Nitrogen adsorption isotherms were measured at −196°C using a Micromeritics ASAP 2020 volumetric adsorption analyser. All samples were pretreated before analysis by outgassing overnight at 120°C under vacuum.
SAXS patterns were recorded using a PANalytical Empyrean Diffractometer in reflectance geometry using Cu Kα1 radiation (wavelength nm). The incident beam was collimated by a series of slits and a beam mask. Diffraction data were recorded in the range .5–5° with a step size of 0.01°. The powder samples were pressed into the 0.5 mm deep, 16 mm diameter well in a standard circular steel reflectance holder with a PTFE liner.
TEM images were obtained using a JEOL JEM 2011 instrument operating with a LaB6 filament and at an accelerating voltage of 200 kV. The images were captured and analysed using Digital Micrograph 3.4.4 software operating a Gatan CCD camera.
Solid-state 29Si MAS-NMR spectra were obtained at 79.44 MHz at a spin rate of 6.8 KHz on a Varian VNMRS 400 spectrometer for all SBA-15 and KIT-6 samples. The spectra for the FDU-12 samples F-AP, F-450, and F-600 were obtained at 59.63 MHz and at a spin rate of 6.0 KHz on a Varian Unity Inova 300 spectrometer with 60 s delay between scans. The amount of sample available for NMR was small because of the need to use a single batch of material for all treatment temperatures. Because of the particularly small amount of sample available, the spectrum for F-900 was run at 79.5 MHz on a Bruker Avance III spectrometer with 180 s delay between scans using a 9.4 T wide bore superconducting magnet.
For each of the OMS materials, values for interplanar spacings, , obtained from the SAXS patterns were used to calculate the corresponding unit cell parameters ().
3.1. Gas Physisorption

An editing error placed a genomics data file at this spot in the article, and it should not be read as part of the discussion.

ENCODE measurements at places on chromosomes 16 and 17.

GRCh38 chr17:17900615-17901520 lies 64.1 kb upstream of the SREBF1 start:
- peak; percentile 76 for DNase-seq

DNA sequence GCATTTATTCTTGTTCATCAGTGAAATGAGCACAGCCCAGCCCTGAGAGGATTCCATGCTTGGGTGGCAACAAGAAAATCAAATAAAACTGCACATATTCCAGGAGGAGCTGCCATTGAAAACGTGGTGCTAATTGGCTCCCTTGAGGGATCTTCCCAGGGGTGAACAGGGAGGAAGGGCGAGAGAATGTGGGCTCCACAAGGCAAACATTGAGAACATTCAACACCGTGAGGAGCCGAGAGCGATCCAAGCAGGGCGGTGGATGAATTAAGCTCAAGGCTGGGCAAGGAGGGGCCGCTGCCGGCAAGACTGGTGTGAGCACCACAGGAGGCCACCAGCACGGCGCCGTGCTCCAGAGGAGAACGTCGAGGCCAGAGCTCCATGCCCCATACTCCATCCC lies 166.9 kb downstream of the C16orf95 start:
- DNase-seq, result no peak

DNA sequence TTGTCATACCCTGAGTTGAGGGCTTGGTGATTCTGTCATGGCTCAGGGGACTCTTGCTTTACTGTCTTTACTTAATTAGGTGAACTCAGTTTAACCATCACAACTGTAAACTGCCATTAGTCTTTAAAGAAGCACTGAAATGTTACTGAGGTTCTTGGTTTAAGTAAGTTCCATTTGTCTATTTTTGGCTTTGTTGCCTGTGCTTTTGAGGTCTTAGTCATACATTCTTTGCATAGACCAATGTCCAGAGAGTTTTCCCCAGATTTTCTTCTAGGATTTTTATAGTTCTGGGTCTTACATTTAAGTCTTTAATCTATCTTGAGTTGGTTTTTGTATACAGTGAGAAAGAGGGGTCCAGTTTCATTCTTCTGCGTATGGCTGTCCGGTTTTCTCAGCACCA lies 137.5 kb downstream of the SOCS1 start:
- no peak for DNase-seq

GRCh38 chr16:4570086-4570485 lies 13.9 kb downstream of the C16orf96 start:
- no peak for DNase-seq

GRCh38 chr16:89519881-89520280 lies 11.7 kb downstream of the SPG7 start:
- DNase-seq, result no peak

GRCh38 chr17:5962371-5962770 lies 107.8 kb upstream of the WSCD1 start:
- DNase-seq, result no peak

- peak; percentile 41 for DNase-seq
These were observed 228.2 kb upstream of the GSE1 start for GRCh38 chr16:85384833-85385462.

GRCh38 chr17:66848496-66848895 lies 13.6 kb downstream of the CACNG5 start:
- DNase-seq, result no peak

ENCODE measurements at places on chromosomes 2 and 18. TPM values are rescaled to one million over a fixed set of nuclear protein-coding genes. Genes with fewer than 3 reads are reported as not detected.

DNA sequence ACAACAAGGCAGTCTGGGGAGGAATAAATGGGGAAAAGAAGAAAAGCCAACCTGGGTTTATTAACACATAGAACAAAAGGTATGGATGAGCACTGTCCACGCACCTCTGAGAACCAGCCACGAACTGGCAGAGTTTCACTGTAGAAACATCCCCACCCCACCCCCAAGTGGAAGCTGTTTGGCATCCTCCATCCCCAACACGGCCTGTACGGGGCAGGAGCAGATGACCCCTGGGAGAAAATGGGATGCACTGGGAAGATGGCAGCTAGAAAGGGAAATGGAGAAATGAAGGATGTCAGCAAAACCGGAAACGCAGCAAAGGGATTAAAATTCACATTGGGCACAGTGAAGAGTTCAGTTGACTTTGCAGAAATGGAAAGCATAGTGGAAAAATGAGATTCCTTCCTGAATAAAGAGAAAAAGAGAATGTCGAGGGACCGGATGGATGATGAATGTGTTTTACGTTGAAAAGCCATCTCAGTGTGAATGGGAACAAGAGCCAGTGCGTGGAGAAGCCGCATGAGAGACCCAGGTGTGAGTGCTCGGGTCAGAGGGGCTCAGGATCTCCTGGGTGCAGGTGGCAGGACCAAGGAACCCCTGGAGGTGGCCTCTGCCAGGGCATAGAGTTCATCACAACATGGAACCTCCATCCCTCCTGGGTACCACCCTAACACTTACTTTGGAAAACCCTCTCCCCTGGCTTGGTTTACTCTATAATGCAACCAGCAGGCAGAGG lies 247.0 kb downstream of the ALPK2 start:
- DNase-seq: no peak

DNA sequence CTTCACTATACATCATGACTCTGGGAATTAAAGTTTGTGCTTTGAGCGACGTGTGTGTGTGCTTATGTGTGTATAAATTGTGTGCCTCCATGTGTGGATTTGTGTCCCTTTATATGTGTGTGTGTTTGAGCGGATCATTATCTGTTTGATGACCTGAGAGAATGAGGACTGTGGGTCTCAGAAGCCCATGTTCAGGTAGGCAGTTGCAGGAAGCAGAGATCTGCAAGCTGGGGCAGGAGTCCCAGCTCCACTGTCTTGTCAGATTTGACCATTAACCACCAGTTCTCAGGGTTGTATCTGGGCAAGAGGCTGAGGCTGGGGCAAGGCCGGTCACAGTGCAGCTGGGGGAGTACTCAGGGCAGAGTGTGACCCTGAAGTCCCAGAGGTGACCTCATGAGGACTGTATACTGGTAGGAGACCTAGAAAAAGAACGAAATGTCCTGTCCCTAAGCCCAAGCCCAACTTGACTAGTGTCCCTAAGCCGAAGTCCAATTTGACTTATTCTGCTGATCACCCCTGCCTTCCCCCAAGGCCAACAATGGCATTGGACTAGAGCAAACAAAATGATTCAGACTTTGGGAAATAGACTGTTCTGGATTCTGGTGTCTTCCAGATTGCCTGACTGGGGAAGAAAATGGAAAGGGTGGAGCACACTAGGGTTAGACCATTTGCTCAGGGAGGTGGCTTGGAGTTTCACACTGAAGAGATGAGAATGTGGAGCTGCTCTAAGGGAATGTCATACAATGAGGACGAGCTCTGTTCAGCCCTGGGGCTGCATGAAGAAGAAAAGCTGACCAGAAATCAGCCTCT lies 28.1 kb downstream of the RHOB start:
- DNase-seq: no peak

In order to determine the structural changes for the three OMS materials of interest, a series of nitrogen physisorption isotherms were produced from each thermally treated sample and the as-prepared samples (AP). Isotherm plots for the three AP samples together and for the individual samples as a function of treatment temperature are presented in Figure 2. Both SBA-15 and KIT-6 give rise to physisorption isotherms of Type IV with Type H3 hysteresis. This behaviour is typical of mesoporous materials within whose pores capillary condensation occurs. The FDU-12 material also gave an isotherm of Type IV but showed Type H2 hysteresis. This is typical of mesoporous materials with bottleneck-shaped pores. The isotherms were therefore as expected for all three OMS materials. The main effect of increasing pretreatment temperature was to decrease the extent of adsorption and desorption and so to reduce the size of the hysteresis loop. This shows a dramatic collapse for FDU-12 which is discussed in more detail below. To quantify these changes and so compare them more closely, it is best to obtain surface area and pore size data from these isotherms. Using Brunauer-Emmett-Teller (BET), the specific surface area (SSA, m2 g−1) was obtained. The Barrett-Joiner-Halenda (BJH) algorithm was utilised to obtain pore size distribution (PSD) and specific mesopore volume (, cm3 g−1, pore diameters of 2 to 50 nm) and the -plot method was used to obtain values of specific micropore volume (, cm3 g−1, pore diameters under 2 nm). Figure 3 presents plots of , , and SSA against treatment temperature for the three OMS materials. For all three materials, is much larger than . On increasing treatment temperature for SBA-15 and KIT-6, SSA first decreased noticeably for °C and continued to decrease roughly linearly until reaching a point of inflection at °C, after which it declined more sharply. Nevertheless, for °C, significant SSA remained for both SBA-15 (160 m2 g−1, 20% of the initial value) and KIT-6 (260 m2 g−1 and 34%). The SSA appeared to be approaching a plateau for SBA-15 at this temperature but this was not the case for KIT-6. These same trends are closely paralleled in the plots of against . The corresponding fall in suggests that the internal pore structure was in the process of contracting. Despite this trend, both materials still exhibited significant mesoporosity—around 41 and 44% of the initial values for SBA-15 and KIT-6, respectively—for °C. In Figure 3(c), the corresponding plots for FDU-12 showed only small decreases in SSA and indicating a high tolerance to high temperature treatments up to and including °C after which both parameters suffered a rapid decline from °C, both reaching values close to zero at higher temperatures. This behavior indicates that differences in pore structure had a considerable influence on the structural integrity of these OMS materials under high temperature treatments.